"Towards the end of his speech in Sochi, for the Valdai Club, which is an informal gathering for political scholars, the Russian President, alluded to fears that Russia was looking to expand its empire and that Moscow is looking to destabilize the world order. With relations between Russia and the West at a very low ebb, Putin also hinted Russia will look to develop allies further afield. He also used the notion of a bear defending its territory to have a swipe at the US for getting to close to Russia's borders." (Emphasis added)

While on one reading this may appear to be a kind of "line in the sand" - this far and no farther - and thus a clear and unequivocal warning to the West, I suspect it's really more directed at Europe than toward the US, for any further project and projection of American power in the region simply cannot happen without Europe. But it could also be a signal of more important geopolitical developments in store, for by developing "allies further afield," the gloves have come off, and I suspect that this "field" of "development" of "allies" will be targeted much more in America's back yard, like Argentina, for example. As America's unipolarism is increasingly, and justifiably, meeting growing opposition in South America, Russia could be ready to exploit that situation both financially and geopolitically.

But Mr. Putin knows the American "game" well, and alludes to it repeatedly in his speech: oppose the USA, and one gets Mr. Soros, NGOs,  "regime change" and a variety of covert ops all designed around the most extreme elements. Thus, in order to "develop allies further field," in order to forestall the usual murky tactics and covert ops from the USA, what Mr. Putin appears to be signalling, if one reads behind and between the lines a bit, is that Russia will step up its intelligence operations, and beef up its own counter-covert operations capability. After all, he comes from the intelligence apparatus himself.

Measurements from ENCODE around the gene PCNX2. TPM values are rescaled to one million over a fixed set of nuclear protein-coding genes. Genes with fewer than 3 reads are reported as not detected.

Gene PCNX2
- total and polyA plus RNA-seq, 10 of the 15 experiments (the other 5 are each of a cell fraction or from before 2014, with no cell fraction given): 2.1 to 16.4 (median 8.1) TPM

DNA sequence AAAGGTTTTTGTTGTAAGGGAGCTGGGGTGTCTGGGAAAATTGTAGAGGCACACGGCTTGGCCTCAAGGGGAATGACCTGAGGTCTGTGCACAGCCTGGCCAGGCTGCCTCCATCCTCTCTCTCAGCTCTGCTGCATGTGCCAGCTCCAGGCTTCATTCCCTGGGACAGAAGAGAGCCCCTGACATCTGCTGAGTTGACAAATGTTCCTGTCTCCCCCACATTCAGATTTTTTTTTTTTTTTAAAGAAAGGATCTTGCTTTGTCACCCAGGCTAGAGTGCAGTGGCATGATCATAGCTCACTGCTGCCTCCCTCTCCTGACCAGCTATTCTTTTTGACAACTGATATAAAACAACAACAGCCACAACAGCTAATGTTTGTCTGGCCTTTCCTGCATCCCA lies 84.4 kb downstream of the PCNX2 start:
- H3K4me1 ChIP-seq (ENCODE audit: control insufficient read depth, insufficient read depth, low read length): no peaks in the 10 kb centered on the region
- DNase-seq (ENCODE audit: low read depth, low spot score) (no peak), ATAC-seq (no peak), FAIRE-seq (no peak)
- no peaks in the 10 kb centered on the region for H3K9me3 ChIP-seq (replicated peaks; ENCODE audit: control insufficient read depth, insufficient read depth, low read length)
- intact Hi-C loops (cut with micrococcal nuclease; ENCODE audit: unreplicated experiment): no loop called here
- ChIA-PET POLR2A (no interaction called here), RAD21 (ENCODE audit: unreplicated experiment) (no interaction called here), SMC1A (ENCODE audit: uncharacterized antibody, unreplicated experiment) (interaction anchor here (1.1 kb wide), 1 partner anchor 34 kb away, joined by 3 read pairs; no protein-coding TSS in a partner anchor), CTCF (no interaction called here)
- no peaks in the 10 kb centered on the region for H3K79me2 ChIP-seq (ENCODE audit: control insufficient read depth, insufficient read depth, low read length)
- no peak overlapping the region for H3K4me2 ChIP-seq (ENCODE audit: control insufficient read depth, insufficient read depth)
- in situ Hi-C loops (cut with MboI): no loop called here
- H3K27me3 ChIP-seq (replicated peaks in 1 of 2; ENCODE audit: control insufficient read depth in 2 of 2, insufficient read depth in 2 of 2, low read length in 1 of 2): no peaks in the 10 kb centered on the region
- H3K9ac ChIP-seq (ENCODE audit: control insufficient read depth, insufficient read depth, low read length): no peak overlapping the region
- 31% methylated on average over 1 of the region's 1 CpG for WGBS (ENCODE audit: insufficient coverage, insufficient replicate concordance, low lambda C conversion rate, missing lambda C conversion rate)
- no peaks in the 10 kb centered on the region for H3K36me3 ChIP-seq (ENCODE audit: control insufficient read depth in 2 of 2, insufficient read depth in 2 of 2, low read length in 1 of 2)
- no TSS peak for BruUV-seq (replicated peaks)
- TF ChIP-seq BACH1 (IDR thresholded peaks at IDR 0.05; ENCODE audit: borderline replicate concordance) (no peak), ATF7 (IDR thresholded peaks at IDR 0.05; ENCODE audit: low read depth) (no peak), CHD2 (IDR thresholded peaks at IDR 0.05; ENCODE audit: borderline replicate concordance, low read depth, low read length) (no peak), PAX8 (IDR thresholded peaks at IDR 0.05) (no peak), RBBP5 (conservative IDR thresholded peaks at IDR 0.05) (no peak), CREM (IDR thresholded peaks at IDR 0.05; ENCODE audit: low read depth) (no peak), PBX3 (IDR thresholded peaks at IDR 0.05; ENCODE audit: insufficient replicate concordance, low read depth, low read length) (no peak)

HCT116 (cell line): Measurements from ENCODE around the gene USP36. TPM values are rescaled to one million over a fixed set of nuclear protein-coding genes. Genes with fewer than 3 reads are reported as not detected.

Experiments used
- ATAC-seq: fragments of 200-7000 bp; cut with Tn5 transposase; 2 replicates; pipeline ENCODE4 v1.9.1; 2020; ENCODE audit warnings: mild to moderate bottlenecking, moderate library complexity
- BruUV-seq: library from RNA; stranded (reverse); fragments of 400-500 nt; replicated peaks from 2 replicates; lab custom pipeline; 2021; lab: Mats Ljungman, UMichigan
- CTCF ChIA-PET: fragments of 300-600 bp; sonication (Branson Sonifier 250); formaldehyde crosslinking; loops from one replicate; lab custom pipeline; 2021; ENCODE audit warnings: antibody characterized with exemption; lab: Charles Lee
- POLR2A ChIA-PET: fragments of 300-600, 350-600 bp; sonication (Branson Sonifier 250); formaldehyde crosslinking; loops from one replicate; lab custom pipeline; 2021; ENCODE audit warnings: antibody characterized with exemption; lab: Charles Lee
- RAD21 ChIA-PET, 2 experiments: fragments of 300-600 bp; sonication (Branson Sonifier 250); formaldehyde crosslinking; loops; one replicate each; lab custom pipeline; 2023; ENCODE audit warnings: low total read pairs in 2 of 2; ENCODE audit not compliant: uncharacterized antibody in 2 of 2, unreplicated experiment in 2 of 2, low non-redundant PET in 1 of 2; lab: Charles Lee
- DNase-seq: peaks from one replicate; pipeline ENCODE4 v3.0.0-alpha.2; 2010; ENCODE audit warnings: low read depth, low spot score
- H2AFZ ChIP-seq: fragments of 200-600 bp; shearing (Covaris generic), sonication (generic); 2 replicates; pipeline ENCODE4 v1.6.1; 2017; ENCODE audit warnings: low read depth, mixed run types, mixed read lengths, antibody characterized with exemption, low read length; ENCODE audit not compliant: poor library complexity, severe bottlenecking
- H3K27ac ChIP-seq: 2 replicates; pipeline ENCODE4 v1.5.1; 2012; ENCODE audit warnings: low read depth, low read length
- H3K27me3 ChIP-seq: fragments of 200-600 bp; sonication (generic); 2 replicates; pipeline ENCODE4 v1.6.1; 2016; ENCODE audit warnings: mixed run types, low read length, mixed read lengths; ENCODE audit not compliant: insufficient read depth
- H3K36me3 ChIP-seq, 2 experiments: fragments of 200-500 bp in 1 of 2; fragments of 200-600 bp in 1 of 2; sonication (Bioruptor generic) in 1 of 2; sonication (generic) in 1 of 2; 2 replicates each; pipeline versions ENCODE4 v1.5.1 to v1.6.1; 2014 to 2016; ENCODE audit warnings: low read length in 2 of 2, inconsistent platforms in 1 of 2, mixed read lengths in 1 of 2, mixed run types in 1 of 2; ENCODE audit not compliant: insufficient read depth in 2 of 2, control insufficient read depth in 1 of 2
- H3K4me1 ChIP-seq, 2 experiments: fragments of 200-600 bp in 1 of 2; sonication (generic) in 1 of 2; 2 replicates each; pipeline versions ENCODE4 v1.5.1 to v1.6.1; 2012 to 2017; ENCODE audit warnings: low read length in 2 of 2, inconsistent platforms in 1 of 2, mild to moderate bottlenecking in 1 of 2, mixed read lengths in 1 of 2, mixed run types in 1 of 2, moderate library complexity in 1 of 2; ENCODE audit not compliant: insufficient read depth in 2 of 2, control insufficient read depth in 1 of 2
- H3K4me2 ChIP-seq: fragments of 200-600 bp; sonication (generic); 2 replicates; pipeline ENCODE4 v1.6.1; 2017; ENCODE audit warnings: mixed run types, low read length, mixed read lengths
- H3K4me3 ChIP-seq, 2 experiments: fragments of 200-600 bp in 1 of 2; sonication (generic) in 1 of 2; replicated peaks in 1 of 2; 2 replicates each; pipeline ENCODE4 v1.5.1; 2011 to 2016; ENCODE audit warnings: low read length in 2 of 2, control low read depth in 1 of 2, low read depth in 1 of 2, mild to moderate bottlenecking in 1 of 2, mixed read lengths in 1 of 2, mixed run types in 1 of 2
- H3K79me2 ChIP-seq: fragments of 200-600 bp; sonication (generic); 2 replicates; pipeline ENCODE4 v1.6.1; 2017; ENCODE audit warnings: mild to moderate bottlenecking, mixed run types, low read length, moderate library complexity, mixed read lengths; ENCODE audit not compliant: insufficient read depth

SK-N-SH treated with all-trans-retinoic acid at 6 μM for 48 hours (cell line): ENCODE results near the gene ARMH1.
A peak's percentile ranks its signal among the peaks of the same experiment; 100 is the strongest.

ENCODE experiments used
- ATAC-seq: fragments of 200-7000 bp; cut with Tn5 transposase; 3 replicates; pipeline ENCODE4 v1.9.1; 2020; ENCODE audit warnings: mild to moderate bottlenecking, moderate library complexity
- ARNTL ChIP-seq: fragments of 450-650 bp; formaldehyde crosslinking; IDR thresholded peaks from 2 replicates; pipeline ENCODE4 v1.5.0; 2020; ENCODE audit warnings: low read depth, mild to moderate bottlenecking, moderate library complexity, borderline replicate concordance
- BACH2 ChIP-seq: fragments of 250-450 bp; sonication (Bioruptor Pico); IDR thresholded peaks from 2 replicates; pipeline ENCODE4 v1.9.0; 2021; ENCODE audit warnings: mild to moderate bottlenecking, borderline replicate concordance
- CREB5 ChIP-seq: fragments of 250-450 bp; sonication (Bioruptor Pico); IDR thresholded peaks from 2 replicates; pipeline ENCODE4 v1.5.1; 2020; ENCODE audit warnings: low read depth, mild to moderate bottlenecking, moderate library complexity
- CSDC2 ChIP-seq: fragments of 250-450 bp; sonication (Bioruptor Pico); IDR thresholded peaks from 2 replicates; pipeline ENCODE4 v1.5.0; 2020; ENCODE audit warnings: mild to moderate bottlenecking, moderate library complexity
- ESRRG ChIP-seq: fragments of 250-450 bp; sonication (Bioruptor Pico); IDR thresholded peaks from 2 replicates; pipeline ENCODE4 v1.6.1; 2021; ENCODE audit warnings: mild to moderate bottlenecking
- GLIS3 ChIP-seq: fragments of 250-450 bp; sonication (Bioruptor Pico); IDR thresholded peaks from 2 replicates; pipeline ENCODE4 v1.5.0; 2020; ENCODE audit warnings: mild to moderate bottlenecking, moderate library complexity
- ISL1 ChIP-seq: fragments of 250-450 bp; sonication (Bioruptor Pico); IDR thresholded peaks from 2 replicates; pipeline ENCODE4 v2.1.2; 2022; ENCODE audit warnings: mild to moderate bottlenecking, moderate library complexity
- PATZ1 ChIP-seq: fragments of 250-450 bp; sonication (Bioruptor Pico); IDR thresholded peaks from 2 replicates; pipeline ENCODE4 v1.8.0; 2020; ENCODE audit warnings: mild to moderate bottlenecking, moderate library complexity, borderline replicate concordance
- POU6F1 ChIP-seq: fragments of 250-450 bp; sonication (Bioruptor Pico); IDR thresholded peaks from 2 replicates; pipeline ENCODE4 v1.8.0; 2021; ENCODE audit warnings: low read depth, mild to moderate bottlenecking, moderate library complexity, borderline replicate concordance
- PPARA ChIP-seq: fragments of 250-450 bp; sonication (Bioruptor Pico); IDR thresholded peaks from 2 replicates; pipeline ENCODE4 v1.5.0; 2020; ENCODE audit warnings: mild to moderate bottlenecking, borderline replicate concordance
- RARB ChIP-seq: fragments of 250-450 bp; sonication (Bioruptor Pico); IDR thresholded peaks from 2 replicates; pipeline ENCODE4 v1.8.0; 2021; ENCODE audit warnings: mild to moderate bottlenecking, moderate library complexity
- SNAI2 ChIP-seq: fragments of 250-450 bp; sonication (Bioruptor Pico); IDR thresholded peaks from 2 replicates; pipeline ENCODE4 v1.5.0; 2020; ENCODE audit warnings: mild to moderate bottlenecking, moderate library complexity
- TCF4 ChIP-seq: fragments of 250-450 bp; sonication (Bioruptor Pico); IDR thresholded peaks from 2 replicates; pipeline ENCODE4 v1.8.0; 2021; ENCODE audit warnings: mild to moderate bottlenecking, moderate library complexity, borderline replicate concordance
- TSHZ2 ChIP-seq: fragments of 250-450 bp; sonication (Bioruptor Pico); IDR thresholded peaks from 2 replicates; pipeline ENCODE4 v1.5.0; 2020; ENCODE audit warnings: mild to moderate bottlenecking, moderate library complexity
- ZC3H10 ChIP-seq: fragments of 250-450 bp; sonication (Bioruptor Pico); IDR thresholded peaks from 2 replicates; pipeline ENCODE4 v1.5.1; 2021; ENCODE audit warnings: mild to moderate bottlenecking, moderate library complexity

In other words, in my high octane opinion of the day, is what he seems to have signaled is that Russia will secure allies,  but to secure those allies (and forestall an untimely banker-like fall of Ms. Fernandez de Kirchner or Ms. Rouseff from tall buildings in Buenos Aires or Brasilia, should they announce a deals with Russia to station Russian warships in Argentina or Brazil, or to hold joint Argentine-Russian-Brazilian naval exercises, or issue joint currency swaps and bond deals) , Mr. Putin will have to beef up Russia's own covert capabilities to counter the American covert operations game on the world stage. As I keep warning, covert operations are a game two people can play. This won't mean Russian use of American-style tactics, but rather, the reverse: quiet and covert exposure of American "operations" - and perhaps covert action against them and their operators - to other word leaders.

If this reading of Mr. Putin's remarks is in fact the case, then we are in for some interesting times. If true, then if you're a member of the Western elite (or at least, think yourself to be), then you might want to bring food tasters to your next Bilderberg-Bohemian Grove meeting. And repeat the following mantra as you fall asleep: Philby... Blunt....Philby... Blunt....

See you on the flip side.